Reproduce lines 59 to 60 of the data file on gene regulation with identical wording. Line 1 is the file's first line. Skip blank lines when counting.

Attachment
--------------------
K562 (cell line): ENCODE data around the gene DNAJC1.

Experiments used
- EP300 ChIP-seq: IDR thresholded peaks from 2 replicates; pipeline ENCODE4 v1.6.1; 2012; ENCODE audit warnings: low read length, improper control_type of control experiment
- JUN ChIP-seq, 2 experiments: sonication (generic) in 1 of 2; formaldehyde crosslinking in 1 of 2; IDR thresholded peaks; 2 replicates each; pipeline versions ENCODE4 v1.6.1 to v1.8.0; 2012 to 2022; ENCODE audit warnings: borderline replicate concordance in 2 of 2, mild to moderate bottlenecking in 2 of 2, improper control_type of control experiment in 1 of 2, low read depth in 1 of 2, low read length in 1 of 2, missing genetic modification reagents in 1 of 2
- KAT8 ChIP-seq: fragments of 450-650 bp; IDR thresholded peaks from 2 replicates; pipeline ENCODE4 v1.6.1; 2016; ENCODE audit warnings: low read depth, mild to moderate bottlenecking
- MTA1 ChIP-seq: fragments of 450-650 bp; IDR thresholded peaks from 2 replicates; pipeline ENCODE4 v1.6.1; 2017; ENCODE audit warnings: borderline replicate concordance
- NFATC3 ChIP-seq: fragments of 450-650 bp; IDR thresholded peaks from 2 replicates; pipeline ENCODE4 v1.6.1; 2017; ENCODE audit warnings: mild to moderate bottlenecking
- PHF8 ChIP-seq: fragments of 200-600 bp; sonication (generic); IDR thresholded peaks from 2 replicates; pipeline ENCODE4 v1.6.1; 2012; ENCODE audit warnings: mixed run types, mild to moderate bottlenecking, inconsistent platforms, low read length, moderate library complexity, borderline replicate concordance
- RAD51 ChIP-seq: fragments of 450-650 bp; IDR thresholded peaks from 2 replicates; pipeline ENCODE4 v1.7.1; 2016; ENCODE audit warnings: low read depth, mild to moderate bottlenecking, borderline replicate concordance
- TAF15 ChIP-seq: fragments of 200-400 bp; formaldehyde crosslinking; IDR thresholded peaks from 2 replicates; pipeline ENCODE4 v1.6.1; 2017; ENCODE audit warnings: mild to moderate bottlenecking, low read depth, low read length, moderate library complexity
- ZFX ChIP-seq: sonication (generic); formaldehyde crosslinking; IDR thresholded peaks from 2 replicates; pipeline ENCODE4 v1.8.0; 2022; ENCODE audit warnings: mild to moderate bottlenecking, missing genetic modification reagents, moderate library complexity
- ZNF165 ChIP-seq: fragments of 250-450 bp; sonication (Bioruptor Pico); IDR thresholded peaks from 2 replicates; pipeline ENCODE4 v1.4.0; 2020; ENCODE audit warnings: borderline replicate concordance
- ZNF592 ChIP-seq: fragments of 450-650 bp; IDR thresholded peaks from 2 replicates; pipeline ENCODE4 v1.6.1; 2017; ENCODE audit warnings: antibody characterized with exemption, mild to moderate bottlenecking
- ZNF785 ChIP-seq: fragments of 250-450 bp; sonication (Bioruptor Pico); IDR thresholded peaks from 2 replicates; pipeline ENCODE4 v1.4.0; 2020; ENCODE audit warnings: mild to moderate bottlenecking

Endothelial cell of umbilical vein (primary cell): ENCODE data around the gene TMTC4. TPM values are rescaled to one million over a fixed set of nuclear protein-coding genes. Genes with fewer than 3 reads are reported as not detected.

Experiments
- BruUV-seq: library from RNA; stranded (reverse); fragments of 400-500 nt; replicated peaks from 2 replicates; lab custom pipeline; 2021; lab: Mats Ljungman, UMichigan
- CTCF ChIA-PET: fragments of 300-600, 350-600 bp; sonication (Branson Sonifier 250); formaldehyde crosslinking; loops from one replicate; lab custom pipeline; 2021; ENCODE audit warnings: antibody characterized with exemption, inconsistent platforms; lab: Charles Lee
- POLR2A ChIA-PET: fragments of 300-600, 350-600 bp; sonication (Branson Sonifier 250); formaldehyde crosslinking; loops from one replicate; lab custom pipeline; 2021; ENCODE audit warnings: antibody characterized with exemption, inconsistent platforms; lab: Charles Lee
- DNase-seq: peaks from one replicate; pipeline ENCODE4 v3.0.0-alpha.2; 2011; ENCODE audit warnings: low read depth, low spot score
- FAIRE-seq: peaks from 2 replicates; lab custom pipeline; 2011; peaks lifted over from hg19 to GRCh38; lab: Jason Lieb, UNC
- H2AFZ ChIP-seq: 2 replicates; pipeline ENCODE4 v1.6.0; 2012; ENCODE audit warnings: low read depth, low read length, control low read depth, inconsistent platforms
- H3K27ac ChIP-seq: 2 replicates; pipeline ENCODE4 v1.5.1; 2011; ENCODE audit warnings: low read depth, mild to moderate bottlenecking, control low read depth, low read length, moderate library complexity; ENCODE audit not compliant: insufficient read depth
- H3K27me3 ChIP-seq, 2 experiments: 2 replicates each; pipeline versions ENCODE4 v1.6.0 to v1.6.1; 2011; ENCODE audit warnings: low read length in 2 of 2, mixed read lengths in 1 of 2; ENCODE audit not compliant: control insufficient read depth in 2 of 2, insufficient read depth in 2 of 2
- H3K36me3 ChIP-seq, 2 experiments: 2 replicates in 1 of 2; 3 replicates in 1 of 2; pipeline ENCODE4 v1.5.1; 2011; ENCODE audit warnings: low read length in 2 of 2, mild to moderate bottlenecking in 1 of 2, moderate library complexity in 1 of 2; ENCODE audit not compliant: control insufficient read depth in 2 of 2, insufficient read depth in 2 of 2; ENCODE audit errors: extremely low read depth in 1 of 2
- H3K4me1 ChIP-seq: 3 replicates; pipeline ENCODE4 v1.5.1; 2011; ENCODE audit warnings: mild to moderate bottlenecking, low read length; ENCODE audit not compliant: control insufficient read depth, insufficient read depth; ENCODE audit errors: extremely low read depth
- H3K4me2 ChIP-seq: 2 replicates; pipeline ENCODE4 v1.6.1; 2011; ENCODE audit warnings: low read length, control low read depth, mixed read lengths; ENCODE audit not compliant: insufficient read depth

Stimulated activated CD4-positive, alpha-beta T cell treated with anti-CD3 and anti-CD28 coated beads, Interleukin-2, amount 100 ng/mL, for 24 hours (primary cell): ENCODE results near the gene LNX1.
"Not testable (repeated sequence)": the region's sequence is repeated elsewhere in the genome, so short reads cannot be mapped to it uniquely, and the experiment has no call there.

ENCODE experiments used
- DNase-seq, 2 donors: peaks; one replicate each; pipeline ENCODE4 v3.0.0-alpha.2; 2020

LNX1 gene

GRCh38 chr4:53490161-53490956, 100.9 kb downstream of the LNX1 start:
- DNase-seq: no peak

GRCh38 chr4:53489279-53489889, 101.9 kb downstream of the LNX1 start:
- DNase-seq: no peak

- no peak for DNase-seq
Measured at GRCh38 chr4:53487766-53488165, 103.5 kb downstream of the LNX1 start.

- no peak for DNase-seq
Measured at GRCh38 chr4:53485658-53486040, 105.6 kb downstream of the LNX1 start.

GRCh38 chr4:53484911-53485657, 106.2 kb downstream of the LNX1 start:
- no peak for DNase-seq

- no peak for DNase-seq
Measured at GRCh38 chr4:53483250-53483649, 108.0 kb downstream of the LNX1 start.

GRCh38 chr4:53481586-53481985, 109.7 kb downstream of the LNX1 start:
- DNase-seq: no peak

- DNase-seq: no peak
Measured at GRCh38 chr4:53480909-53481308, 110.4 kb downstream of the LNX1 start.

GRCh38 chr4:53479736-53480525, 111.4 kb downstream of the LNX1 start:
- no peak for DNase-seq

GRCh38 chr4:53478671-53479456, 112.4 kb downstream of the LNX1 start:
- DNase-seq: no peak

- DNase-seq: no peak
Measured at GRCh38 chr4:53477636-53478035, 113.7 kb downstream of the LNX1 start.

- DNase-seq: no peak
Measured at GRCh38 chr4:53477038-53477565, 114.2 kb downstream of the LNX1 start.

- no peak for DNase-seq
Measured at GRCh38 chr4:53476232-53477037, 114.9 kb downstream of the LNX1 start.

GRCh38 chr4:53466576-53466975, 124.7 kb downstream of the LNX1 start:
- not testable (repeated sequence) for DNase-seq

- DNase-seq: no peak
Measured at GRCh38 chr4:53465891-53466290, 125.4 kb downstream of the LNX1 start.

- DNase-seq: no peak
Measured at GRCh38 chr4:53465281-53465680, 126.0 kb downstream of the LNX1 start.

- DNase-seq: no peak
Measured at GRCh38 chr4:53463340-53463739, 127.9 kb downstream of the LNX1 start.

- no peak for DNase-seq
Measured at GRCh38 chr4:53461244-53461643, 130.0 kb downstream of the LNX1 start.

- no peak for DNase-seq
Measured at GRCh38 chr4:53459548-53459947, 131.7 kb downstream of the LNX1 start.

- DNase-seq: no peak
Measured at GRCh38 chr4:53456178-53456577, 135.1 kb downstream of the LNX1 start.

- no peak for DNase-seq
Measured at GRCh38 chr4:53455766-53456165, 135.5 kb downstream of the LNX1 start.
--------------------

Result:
GRCh38 chr4:53466576-53466975, 124.7 kb downstream of the LNX1 start:
- not testable (repeated sequence) for DNase-seq